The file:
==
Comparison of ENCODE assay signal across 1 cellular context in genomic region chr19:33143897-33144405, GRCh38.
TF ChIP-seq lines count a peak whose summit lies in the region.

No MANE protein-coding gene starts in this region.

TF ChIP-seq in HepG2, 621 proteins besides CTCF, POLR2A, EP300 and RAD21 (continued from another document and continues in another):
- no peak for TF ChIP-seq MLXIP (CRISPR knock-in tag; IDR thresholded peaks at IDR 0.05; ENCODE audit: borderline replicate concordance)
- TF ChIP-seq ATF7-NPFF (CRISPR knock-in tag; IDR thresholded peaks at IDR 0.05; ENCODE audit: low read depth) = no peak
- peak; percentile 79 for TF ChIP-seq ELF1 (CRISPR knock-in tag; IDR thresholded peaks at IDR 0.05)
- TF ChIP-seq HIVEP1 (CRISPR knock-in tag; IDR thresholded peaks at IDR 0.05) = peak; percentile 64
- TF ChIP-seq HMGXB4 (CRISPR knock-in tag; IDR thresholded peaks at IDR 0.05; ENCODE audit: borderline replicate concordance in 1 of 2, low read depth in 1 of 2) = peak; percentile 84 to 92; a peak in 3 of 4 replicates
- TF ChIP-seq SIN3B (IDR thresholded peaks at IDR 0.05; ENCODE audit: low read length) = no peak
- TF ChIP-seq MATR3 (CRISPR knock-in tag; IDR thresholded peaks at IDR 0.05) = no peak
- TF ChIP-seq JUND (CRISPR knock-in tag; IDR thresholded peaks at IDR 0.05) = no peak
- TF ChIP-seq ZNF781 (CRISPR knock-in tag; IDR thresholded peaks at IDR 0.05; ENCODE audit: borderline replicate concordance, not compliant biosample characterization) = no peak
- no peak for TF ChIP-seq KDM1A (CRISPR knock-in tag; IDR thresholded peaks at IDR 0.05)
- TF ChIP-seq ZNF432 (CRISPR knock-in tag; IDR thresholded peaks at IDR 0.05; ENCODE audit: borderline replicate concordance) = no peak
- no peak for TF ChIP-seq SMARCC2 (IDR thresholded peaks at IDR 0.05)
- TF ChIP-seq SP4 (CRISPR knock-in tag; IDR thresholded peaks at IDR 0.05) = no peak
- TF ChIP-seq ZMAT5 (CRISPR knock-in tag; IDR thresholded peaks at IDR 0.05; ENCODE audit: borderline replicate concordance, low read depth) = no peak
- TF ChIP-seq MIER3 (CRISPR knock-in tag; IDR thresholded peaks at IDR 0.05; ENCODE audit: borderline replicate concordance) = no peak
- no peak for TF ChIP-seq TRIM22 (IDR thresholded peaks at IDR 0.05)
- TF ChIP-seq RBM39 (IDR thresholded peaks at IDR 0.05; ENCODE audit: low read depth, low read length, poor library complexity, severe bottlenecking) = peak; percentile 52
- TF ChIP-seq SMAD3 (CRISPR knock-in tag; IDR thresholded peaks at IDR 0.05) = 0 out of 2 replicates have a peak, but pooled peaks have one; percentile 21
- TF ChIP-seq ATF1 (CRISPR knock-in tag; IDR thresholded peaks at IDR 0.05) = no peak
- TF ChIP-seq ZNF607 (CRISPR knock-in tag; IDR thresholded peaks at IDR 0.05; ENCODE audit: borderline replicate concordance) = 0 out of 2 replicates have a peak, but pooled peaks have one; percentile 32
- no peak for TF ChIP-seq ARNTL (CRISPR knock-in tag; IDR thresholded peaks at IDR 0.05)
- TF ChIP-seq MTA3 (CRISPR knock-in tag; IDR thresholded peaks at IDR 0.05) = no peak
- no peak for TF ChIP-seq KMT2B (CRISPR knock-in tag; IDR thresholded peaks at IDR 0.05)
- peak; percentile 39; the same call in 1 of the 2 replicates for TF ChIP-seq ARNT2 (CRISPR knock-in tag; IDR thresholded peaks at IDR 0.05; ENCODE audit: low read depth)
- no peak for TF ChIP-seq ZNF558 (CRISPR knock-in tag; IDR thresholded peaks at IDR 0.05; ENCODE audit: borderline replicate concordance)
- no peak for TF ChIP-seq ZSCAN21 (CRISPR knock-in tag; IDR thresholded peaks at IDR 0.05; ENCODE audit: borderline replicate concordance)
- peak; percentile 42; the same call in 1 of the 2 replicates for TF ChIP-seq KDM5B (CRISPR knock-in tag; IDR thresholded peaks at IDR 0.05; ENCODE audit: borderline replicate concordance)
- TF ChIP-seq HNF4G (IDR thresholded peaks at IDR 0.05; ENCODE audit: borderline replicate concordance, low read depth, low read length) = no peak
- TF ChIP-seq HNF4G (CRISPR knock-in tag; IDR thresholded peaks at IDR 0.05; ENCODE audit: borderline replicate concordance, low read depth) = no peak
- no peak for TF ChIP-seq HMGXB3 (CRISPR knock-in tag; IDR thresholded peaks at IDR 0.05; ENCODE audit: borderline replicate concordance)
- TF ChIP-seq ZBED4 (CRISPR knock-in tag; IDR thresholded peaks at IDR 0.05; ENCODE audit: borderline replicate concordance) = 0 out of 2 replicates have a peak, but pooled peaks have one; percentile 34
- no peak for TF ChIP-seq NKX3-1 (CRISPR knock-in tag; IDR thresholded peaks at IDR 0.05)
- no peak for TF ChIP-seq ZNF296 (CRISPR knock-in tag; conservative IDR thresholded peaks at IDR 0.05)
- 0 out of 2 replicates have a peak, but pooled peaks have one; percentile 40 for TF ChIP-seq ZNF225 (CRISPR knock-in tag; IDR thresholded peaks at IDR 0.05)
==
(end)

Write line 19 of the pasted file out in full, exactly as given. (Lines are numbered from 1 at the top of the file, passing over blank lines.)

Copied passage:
- TF ChIP-seq MIER3 (CRISPR knock-in tag; IDR thresholded peaks at IDR 0.05; ENCODE audit: borderline replicate concordance) = no peak